Sonic Persuasion: Reading Sound in the Recorded Age critically analyzes a range of sounds on vocal and musical recordings, on the radio, in film, and in cartoons to show how sounds are used to persuade in subtle ways. Greg Goodale explains how and to what effect sounds can be "read" like an aural text, demonstrating this method by examining important audio cues such as dialect, pausing, and accent in presidential recordings at the turn of the twentieth century. Goodale also shows how clocks, locomotives, and machinery are utilized in film and literature to represent frustration and anxiety about modernity, and how race and other forms of identity came to be represented by sound during the interwar period. In highlighting common sounds of industry and war in popular media, Sonic Persuasion also demonstrates how programming producers and governmental agencies employed sound to evoke a sense of fear in listeners. Goodale provides important links to other senses, especially the visual, to give fuller meaning to interpretations of identity, culture, and history in sound.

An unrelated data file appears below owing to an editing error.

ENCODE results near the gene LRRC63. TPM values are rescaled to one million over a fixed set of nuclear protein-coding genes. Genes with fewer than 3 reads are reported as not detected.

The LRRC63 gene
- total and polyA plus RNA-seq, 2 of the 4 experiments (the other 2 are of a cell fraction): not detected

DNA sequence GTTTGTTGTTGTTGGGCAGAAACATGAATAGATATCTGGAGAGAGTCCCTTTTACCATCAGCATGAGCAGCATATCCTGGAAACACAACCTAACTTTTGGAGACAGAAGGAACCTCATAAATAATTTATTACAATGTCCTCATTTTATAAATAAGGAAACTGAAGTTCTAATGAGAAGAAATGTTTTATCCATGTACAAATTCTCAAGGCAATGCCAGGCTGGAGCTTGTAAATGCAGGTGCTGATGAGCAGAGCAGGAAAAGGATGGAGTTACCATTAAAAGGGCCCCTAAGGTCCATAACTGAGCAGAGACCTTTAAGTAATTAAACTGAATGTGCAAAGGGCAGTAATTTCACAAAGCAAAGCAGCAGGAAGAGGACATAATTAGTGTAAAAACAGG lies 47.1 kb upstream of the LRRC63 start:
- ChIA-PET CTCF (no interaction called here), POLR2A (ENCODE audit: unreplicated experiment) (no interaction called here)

"Compelling and imaginative case studies--air-raid sirens, Warner Brothers cartoons, and clocks--ground this sonic investigation, but just as important is Goodale's work in interpreting sounds as opposed to merely placing them in a larger historical narrative. A major contribution to the study of music, communications, sound, and rhetoric."--John M. Picker, author of Victorian Soundscapes
"An important book."--IEEE Technology and Society Magazine
"Goodale's book helps us acquire a ... much-needed sonic literacy."--Technology and Culture